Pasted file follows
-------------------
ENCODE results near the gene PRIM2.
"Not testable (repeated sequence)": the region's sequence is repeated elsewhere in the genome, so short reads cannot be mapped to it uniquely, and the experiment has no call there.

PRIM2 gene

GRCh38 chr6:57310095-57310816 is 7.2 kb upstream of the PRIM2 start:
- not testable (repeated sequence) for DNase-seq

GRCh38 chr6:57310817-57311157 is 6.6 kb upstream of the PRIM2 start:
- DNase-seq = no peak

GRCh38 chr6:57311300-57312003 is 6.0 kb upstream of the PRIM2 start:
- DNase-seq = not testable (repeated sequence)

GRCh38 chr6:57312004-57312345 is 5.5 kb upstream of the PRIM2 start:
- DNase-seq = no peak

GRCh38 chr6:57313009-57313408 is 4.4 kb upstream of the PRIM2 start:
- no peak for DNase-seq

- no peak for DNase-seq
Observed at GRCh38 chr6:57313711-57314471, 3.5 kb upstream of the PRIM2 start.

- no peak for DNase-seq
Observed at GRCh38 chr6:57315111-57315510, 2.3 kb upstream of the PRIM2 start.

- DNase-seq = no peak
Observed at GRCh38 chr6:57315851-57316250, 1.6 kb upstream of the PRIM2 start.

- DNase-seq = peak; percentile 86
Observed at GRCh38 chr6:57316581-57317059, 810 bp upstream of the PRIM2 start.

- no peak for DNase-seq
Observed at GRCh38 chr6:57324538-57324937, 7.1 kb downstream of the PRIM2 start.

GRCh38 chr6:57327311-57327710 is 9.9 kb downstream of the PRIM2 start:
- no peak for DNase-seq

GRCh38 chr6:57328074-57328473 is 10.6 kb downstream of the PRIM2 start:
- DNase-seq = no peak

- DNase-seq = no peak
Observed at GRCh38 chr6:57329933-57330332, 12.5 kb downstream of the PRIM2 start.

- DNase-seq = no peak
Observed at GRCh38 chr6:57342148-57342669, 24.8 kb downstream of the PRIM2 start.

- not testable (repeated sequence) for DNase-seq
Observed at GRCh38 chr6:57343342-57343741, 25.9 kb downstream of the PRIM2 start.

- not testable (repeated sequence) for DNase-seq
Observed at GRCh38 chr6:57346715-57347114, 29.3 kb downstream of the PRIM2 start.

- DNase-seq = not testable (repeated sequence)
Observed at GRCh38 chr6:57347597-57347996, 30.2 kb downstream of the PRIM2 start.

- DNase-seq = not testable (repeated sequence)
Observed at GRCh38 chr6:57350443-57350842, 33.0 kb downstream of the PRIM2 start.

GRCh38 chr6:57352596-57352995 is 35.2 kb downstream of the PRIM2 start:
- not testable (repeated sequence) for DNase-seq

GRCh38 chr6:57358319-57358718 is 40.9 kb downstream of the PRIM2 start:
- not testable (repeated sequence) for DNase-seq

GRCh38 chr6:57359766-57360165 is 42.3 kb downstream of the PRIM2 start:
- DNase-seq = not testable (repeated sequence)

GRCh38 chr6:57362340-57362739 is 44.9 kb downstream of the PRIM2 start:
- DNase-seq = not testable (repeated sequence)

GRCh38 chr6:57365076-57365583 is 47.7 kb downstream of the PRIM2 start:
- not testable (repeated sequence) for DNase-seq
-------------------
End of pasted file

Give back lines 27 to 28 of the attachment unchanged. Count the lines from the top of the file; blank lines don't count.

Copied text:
- DNase-seq = no peak

- DNase-seq = no peak